Past tragedy rallies kindness in community

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Pam Smith says a hero is "somebody who inspires you, somebody who you look up to and somebody you try to be like." Photo by Nikolai Karpinski, Hidden Heroes: Faces of Quinte.

BELLEVILLE – Turning a personal tragedy into something meaningful for others takes a special kind of heroism.

Pam Smith started Violence Awareness and Random Acts of Kindness with her sister, Christine Macdonald, in memory of Smith's nephew and Macdonald's son, Mark Fyke, whose life was taken by an act of violence.

This year the kindness ribbon is the colour blue for Mark Fyke's favourite sports teams, the Blue Jays and the Maple Leafs. Photo by Nikolai Karpinski, Hidden Heroes: Faces of Quinte

Fyke was on a school trip in Florida during March, 1996 when he was shot and killed. During a memorial service for Mark at Nicholson Catholic College, a parent suggested honouring the loss with a week dedicated to recognizing acts of kindness in the community.

"He was thoughtful, he was generous, he was kind. It's really easy to do acts of kindness with him in mind," says Smith about her nephew.

Between March 6 and March 12 the group celebrates acts of kindness through 15 high schools and 62 elementary schools in the area.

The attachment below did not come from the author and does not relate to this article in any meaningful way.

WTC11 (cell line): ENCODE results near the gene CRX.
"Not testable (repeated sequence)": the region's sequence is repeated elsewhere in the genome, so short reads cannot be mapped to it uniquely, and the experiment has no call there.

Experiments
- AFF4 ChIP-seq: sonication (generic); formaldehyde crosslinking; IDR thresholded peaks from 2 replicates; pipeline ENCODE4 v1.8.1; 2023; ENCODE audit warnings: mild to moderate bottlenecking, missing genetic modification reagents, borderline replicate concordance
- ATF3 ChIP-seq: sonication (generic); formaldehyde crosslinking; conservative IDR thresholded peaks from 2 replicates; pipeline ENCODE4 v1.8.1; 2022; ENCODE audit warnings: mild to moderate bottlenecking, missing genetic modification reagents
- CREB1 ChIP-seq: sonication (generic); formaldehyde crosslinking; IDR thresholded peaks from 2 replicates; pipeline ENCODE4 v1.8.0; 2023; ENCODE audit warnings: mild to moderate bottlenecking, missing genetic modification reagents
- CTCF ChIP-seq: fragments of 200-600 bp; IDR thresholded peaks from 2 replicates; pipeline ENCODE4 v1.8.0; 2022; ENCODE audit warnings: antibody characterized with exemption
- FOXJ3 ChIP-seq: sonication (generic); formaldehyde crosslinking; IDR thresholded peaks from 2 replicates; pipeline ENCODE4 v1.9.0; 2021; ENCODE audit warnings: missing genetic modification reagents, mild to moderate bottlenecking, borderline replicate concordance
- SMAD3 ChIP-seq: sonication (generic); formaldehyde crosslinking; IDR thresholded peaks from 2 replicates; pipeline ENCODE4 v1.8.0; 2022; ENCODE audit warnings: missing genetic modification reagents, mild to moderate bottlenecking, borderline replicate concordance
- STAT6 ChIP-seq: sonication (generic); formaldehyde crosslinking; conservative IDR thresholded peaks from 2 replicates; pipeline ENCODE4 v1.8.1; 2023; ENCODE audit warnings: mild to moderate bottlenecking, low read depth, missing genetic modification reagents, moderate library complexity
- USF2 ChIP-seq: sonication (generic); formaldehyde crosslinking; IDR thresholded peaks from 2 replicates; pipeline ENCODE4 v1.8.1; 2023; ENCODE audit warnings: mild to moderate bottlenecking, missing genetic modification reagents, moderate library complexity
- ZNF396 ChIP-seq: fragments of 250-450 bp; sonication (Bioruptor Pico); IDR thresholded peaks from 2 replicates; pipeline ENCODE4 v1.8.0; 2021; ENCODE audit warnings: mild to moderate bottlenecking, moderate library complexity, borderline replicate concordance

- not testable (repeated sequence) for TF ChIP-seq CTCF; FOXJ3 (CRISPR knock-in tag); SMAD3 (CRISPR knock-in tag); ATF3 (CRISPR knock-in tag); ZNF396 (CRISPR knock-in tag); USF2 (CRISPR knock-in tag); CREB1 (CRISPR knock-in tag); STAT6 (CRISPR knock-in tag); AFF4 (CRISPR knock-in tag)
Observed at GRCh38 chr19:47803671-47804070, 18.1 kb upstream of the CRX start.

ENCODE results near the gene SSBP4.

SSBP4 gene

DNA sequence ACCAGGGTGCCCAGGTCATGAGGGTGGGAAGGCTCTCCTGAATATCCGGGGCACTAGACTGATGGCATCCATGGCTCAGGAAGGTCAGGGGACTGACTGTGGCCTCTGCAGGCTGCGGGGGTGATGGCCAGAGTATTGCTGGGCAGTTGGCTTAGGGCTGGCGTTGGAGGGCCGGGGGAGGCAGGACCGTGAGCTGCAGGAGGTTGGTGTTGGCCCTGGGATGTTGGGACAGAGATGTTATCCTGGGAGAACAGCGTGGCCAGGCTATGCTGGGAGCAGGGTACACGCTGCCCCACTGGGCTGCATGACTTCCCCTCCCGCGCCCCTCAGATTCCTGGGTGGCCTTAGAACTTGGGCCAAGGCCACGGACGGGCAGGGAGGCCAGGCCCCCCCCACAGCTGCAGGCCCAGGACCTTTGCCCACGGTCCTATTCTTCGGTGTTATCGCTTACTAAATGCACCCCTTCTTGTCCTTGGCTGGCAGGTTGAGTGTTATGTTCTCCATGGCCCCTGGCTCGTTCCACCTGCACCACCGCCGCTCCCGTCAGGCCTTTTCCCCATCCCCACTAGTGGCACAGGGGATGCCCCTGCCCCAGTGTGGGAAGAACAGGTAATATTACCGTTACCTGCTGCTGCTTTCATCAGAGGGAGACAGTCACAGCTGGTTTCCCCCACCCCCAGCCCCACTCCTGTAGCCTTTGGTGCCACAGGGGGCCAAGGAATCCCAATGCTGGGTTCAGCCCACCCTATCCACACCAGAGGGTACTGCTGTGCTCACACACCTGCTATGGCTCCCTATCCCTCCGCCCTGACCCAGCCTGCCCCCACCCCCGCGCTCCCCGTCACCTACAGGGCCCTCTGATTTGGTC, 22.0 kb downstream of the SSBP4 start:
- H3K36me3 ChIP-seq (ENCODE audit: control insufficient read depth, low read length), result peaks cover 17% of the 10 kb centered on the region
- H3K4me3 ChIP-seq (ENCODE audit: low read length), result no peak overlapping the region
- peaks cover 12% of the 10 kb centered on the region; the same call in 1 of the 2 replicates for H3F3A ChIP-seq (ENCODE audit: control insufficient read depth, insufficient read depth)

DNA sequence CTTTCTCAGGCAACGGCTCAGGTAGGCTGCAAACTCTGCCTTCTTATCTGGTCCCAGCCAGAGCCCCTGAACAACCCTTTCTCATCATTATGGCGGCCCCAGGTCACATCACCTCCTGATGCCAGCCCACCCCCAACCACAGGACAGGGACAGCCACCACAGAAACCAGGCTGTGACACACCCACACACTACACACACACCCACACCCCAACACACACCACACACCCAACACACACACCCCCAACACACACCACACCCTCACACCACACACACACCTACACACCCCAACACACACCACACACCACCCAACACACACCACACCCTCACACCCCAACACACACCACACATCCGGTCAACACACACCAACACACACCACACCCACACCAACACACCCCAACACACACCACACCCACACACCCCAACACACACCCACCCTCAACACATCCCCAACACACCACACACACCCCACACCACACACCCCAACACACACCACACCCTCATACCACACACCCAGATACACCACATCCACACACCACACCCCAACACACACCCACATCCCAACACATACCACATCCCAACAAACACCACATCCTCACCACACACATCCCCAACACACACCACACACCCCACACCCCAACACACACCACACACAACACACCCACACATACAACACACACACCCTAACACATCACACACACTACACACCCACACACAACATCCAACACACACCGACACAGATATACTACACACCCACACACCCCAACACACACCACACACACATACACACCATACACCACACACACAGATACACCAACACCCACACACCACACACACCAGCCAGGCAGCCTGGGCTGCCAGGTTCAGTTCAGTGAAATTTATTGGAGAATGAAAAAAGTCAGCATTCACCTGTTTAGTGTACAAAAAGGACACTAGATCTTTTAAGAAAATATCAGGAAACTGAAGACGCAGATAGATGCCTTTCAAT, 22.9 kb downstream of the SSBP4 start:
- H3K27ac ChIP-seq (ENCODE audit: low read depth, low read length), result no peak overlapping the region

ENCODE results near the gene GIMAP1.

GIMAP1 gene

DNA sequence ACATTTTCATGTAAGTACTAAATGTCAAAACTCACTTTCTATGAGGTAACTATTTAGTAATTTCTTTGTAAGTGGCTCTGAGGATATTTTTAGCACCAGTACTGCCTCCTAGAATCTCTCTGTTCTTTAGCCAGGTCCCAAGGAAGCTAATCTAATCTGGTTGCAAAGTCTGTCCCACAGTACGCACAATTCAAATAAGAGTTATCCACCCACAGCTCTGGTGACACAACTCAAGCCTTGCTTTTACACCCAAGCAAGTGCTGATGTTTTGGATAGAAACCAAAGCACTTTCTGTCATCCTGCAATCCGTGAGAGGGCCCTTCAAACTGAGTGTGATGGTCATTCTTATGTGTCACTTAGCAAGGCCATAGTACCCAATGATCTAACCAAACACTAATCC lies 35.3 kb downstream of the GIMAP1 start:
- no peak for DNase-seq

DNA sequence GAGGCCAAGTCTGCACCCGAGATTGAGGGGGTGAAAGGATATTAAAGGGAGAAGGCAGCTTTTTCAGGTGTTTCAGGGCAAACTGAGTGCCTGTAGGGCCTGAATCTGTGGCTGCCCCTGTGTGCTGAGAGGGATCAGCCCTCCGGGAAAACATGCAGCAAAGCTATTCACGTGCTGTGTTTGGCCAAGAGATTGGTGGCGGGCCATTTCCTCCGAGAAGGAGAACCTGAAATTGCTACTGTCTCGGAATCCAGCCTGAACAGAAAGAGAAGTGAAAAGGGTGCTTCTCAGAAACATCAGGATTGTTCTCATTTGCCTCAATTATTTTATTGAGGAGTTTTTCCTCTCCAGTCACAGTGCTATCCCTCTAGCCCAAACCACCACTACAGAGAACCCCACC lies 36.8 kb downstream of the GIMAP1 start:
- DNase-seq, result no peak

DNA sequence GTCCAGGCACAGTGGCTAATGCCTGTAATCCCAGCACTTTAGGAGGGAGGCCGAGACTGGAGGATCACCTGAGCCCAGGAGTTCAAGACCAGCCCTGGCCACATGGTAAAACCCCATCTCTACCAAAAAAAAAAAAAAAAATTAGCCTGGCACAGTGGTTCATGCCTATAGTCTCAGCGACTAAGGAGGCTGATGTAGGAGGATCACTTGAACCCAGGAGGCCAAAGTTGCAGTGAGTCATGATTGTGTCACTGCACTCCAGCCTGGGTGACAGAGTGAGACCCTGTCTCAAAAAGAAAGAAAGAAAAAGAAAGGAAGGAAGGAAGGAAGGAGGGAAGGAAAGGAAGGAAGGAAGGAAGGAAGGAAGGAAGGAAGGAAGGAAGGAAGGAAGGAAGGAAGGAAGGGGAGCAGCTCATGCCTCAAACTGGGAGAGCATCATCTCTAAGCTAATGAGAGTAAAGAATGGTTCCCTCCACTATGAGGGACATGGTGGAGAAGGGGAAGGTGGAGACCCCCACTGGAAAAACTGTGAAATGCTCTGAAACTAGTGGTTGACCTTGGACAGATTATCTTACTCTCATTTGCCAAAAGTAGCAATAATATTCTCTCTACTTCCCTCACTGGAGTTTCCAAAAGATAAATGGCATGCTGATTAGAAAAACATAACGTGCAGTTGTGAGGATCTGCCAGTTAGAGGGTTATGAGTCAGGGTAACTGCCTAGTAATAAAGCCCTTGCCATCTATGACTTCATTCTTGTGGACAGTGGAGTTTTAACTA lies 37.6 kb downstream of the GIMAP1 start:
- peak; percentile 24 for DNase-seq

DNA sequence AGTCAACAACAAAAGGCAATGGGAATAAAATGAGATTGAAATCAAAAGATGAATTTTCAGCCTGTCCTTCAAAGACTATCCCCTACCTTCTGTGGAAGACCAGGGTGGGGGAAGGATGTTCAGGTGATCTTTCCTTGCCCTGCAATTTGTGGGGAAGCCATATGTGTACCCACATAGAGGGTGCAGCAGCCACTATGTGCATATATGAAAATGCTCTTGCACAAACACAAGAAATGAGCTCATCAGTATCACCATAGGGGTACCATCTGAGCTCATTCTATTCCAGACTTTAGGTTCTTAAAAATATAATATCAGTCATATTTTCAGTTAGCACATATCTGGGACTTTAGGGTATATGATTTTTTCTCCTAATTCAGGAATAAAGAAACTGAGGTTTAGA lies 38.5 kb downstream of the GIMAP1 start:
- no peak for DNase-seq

Smith says the group started out small in 1997 and has grown over the years. "It started out grassroots, very small, three high schools, that was the first year. Then it went from the high schools to the elementary schools to the greater community."

The group also sends out kindness crews to the Bay of Quinte and adjacent regions where they engage the community through planned events and impromptu acts.

"I can remember one day there was a really bad snowstorm and this older gentleman was out shovelling the snow, so we got out of the van to assist him. When we got out of the van he asked 'what's this all about?' I told him, and he said 'I thought I was getting swarmed,' and I said 'well you're getting swarmed with kindness.' Then he tried to pay us and we said 'no, just pass the kindness along to someone else.'" Smith says about one day when her kindness crew was out in the Prince Edward–Hastings Region.

Smith is a retired government employee. She was a case worker for the Ontario Disability Support Program in Belleville and Cobourg for 23 years. Now she does seasonal work for the Christmas Sharing Program.

Belleville raised, Smith grew up in a family of 10. She says at least 15 other family members volunteer with the group.

"Well it was interesting, because you learn the meaning of sharing, whether you want to or not," says Smith about growing up in such a large family. "We're a fairly close-knit family, all things considered."

When asked what her favourite and least favourite things about Belleville were, Smith said:

"Well I think the best things about Belleville are the people and the fact that they care. It's a caring and compassionate community."  Smith also added, "I think we need to do more for homeless people, we don't have a homeless shelter here. I think we have people that could really benefit from that. Right now if you're homeless in Belleville you're either couch-surfing, living on the street or you're sent to Kingston or Peterborough."



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